Literary fiction has been credited with considerable power to improve attitudes toward outgroups. It was even argued that it has been an important factor behind the global decline of violence against various minorities in the last centuries. Could it also help to reduce the human-inflicted suffering of animals? To test this, we studied the attitude toward animal welfare of n = 921 (experimental group) people of both sexes who read a short fragment of an unpublished novel with a motif of the physical abuse of an animal. The control group (n = 912) read a fragment of a similar length but not related to animals. After reading the text all subjects filled out an on-line questionnaire with seven items (camouflaged among many others items) measuring attitudes toward animal welfare. The questionnaire included also demographical questions, such as whether the subject keeps pets. We found that in comparison with the control group, the experimental group was significantly more concerned about animal welfare. This result indicates that literary fiction can influence attitudes toward other species. It is also worth noting that our study is characterized by a high level of ecological validity, i.e. a relatively high extent to which its results can be generalized (or extended) to real-world settings. Due to its specific design, which involved the cooperation of a bestselling author and his publisher, the study approximated the typical conditions in which people read fiction in a remarkably accurate way. Finally, our research has potential practical implications for promoting animal welfare.
Citation: Małecki W, Pawłowski B, Sorokowski P (2016) Literary Fiction Influences Attitudes Toward Animal Welfare. PLoS ONE 11(12): e0168695. https://doi.org/10.1371/journal.pone.0168695
Editor: Edna Hillmann, Eidgenossische Technische Hochschule Zurich, SWITZERLAND
Received: May 3, 2016; Accepted: November 8, 2016; Published: December 22, 2016
Copyright: © 2016 Małecki et al. This is an open access article distributed under the terms of the Creative Commons Attribution License, which permits unrestricted use, distribution, and reproduction in any medium, provided the original author and source are credited.
Data Availability: The data have been deposited with figshare: http://figshare.com/s/7fa250ea5e0811e5971906ec4bbcf141.
Funding: This work received financial support from the National Science Foundation (Narodowe Centrum Nauki) - https://www.ncn.gov.pl/. Grant number 2012/07/B/HS2/02278. The funders had no role in study design, data collection and analysis, decision to publish, or preparation of the manuscript.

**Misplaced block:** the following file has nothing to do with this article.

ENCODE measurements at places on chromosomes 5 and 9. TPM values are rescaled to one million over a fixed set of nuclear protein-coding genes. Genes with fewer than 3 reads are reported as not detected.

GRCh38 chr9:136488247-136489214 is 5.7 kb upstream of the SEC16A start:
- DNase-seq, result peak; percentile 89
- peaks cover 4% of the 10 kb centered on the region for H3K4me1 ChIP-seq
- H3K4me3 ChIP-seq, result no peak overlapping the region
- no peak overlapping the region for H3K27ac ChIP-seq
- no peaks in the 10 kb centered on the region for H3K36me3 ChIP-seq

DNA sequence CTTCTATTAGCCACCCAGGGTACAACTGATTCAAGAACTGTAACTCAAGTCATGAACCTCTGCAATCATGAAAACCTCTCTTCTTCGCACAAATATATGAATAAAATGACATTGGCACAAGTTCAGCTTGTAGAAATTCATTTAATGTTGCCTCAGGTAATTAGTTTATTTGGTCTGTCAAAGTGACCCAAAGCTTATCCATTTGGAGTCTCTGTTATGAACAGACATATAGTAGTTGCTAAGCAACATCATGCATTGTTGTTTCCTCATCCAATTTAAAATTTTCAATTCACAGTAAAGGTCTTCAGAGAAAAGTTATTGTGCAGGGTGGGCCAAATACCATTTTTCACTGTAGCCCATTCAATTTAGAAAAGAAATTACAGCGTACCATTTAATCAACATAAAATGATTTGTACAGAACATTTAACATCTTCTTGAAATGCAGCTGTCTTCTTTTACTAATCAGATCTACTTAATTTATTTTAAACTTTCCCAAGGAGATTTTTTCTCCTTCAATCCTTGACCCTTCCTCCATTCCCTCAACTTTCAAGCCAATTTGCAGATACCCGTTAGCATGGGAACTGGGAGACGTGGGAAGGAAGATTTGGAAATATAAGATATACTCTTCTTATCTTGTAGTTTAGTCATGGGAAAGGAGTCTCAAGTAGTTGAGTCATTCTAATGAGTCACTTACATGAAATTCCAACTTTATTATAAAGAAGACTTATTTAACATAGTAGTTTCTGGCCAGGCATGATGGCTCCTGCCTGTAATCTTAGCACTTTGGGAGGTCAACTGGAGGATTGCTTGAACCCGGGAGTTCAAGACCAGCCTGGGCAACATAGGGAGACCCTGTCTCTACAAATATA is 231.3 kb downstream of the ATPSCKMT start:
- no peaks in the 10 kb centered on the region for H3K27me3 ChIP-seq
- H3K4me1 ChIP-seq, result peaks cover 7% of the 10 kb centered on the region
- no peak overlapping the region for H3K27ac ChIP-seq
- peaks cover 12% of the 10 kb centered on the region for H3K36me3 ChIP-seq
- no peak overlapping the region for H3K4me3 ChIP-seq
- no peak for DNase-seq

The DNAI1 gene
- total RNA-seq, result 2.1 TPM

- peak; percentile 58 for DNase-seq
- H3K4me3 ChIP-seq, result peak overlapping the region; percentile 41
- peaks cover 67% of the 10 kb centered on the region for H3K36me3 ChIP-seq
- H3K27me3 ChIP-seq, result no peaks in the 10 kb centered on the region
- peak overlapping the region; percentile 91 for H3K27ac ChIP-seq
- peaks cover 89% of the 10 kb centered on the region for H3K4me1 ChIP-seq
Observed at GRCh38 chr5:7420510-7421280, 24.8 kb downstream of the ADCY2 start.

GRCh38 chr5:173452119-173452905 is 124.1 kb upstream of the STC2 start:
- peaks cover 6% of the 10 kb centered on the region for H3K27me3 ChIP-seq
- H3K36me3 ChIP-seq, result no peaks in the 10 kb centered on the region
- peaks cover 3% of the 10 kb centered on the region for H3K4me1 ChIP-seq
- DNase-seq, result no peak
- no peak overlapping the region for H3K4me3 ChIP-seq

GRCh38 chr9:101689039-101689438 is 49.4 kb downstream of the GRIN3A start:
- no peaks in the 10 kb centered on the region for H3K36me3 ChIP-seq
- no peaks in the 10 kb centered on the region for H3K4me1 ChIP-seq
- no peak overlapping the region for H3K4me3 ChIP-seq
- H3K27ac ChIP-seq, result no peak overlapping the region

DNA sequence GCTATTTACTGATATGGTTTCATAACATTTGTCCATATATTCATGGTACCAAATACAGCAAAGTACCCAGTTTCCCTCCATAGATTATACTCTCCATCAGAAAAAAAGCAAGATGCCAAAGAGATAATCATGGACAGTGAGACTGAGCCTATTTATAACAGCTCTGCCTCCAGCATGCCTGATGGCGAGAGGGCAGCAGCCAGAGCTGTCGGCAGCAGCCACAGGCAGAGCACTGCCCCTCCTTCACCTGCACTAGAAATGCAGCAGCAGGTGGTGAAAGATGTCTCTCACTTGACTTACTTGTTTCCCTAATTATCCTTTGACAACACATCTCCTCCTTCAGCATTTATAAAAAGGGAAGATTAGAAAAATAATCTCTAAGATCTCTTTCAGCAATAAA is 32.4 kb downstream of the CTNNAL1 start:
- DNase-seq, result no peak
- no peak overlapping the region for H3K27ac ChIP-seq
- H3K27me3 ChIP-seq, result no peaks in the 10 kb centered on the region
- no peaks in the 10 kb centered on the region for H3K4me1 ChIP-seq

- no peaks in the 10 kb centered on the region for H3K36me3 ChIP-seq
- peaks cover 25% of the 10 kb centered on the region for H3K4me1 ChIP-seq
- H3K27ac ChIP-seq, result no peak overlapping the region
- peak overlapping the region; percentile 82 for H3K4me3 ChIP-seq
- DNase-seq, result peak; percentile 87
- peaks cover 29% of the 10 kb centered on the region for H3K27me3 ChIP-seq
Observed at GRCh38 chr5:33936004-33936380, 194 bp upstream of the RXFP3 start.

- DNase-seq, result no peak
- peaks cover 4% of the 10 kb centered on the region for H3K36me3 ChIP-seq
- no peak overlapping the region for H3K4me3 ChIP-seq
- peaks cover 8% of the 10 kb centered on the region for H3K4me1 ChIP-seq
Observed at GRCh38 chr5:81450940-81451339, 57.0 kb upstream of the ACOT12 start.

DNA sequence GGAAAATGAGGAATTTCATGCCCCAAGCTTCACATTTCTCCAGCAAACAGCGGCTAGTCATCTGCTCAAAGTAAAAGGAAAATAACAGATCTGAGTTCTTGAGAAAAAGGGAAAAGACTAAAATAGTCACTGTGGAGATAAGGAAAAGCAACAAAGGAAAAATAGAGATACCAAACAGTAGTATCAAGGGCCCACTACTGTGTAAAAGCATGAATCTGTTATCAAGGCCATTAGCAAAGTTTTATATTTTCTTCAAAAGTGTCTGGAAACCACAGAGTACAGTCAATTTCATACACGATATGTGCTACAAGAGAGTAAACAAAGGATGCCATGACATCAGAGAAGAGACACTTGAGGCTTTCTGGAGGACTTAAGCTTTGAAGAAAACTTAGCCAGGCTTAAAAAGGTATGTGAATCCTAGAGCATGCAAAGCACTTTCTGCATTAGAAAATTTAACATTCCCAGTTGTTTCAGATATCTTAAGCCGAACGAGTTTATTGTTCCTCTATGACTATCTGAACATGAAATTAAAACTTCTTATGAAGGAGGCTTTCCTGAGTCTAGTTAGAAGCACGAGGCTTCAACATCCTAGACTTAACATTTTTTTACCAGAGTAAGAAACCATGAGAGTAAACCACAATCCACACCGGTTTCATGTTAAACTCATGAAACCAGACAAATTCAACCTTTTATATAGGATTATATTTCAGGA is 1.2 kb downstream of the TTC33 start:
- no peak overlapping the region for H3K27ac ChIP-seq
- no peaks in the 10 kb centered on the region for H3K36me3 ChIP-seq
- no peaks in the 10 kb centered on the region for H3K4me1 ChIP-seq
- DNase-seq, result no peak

Competing interests: The authors have declared that no competing interests exist.
There is a growing body of evidence, from ethology, neuroscience, and other fields, indicating that non-human animals can experience suffering in ways similar to ourselves [1–3]. This research lends scientific support to calls from animal ethicists and activists alike to eliminate as unnecessarily cruel various widespread ways of treating other species, e.g., those involved in factory farming and laboratory research [4–6]. In practice, this goal cannot be achieved without first making the public more concerned about animal welfare . It has been hypothesized that literary fiction might be of help here [8,9], and this option should be considered seriously. Literary fiction is a popular form of entertainment which can make almost any subject interesting to wide audiences. In contrast, pro-animal organizations often have to resort to scandalizing, or even to paying money to members of the public, in order to draw attention to material that they hope might raise concern for the welfare of countless farm and laboratory animals [10,11]. Moreover, fiction is also well-suited to providing vivid, emotionally-charged accounts of individual suffering. As argued by psychologists, such accounts are highly effective in raising public attention to large-scale misery [12,13], particularly in comparison to statistical or numerical data, on which animal welfare campaigns often rely. In fact, when the public is exposed to such data, this usually results in so-called psychophysical numbing, i.e. a collapse of compassion .